MANHATTAN (CN) - Federal prosecutors have seized two 1,500-year-old artworks, allegedly consigned to Christie's by a man or business that lied about their origin. The "Byzantine Bronze Polycandelon circa 6th Century AD" and "Byzantine Marble & Glass Mosaic circa 5th-6th Century AD" were smuggled out of Turkey and Yugoslavia, the government says.
The artworks were listed for sale by consignment at Christie's June 8, 2007 auction. The consignor allegedly was Advanced Technology Corp. Ltd., "an investment company located in Surrey, England, that had been buying Byzantine works of art over the last fifteen years and was thinking of selling off its stock. AITCO and James Denney of AITCO were identified as the consignors of the defendants in rem," according to the complaint. "Denney informed the Christie's representatives that the defendants in rem were from the 'Weismann Collection.'"
Denney allegedly showed Christie's papers of provenance, signed by the objects' alleged owner, Arthur Martijn Brand, of Amsterdam.
But, according to the complaint, Brand later told English officials that he had cooked up bogus documents for the pieces, "to facilitate their importation into the United States for auction at Christie's. Brand said that 'Wiesemann' was the name of his family's art and antiquities collection, and that he had allowed AITCO to represent that the defendants in rem were part of that collection when if fact they were not."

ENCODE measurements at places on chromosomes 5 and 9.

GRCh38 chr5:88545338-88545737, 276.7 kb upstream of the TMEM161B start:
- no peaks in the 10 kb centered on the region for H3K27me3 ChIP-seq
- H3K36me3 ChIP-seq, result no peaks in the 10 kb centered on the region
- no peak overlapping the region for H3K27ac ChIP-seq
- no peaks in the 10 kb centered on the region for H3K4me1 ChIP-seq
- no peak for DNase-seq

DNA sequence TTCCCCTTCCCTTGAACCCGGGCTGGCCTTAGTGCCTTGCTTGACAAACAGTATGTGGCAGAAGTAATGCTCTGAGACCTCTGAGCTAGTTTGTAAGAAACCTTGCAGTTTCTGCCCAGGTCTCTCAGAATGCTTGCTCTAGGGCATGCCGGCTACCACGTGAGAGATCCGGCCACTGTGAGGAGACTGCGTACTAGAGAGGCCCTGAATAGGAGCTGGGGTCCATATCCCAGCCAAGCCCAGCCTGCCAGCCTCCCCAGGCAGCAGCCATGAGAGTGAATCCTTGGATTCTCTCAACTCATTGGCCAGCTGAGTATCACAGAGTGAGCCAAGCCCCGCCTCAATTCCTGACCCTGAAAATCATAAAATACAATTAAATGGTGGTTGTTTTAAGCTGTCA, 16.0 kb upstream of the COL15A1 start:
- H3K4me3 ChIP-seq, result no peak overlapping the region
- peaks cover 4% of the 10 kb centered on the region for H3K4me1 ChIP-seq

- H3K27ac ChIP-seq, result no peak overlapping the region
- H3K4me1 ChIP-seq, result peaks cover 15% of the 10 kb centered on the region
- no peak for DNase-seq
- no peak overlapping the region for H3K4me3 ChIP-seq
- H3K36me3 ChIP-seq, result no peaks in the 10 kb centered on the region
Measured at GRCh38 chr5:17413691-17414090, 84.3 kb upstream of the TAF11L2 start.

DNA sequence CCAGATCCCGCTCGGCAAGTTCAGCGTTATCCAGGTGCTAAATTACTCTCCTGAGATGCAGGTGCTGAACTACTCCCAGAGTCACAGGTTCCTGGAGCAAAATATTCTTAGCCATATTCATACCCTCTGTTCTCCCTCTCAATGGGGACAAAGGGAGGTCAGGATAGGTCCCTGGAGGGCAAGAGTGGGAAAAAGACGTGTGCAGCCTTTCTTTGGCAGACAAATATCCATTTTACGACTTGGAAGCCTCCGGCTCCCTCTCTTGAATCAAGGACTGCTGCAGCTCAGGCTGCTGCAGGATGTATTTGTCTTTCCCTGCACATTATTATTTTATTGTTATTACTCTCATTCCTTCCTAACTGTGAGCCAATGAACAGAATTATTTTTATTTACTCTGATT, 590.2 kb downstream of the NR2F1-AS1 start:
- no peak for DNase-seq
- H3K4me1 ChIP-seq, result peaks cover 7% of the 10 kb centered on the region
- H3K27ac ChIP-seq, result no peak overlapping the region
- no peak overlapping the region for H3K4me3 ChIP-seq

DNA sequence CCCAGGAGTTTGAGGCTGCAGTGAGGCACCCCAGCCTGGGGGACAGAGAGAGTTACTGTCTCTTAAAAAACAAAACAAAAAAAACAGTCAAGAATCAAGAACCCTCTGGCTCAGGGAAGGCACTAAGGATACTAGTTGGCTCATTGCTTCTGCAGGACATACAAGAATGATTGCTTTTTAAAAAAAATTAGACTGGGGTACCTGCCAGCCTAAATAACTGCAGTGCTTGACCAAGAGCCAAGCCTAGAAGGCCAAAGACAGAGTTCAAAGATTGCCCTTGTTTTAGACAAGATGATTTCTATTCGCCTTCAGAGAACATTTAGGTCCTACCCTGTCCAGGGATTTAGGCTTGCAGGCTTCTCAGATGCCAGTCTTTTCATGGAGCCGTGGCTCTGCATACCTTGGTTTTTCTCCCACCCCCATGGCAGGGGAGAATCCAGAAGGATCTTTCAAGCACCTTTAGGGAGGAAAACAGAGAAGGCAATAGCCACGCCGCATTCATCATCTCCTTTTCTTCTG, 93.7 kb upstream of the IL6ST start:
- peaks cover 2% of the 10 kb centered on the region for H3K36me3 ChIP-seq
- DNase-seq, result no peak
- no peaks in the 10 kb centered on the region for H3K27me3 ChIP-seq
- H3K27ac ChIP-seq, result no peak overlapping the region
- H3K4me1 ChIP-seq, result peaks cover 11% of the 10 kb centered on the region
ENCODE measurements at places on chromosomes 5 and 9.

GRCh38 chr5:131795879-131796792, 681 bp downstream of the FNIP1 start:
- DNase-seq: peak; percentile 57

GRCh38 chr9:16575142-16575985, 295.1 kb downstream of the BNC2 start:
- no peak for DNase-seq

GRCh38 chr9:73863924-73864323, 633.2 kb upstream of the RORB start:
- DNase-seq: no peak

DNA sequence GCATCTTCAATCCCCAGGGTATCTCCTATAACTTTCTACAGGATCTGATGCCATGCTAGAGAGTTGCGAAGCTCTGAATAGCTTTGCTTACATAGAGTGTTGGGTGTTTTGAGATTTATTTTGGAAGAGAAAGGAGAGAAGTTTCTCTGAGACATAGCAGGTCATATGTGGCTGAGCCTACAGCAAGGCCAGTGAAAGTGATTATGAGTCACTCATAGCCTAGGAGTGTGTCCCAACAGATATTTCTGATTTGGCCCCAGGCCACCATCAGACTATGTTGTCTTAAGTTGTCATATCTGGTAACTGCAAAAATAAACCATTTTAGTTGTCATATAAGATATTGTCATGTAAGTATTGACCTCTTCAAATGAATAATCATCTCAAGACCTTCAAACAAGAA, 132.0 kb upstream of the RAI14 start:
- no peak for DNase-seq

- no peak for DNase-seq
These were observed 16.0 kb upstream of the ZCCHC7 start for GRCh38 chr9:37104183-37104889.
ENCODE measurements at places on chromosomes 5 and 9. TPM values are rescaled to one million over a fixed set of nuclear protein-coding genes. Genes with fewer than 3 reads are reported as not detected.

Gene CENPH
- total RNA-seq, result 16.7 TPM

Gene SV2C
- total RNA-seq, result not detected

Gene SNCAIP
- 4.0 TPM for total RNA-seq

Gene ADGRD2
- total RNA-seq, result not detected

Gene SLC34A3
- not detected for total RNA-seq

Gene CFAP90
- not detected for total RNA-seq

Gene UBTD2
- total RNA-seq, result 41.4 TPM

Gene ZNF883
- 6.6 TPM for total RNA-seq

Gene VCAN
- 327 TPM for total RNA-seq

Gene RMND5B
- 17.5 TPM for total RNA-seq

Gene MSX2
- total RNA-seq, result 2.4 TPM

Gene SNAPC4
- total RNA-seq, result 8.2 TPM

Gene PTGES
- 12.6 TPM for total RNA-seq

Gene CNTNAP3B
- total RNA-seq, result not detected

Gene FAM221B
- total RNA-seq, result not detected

Brand said that the Polycandelon was not from Turkey, as represented, but had been smuggled out of Yugoslavia in pieces in 2003 or 2004 "and reassembled in the London metropolitan area. Brand said that the Mosaic Panel was part of a larger mosaic piece and had been smuggled out of Turkey in approximately 2001 or 2002."
U.S. Customs agents seized the art in April. The government estimates that the polycandelon is worth $75,000 and the mosaic $125,000.
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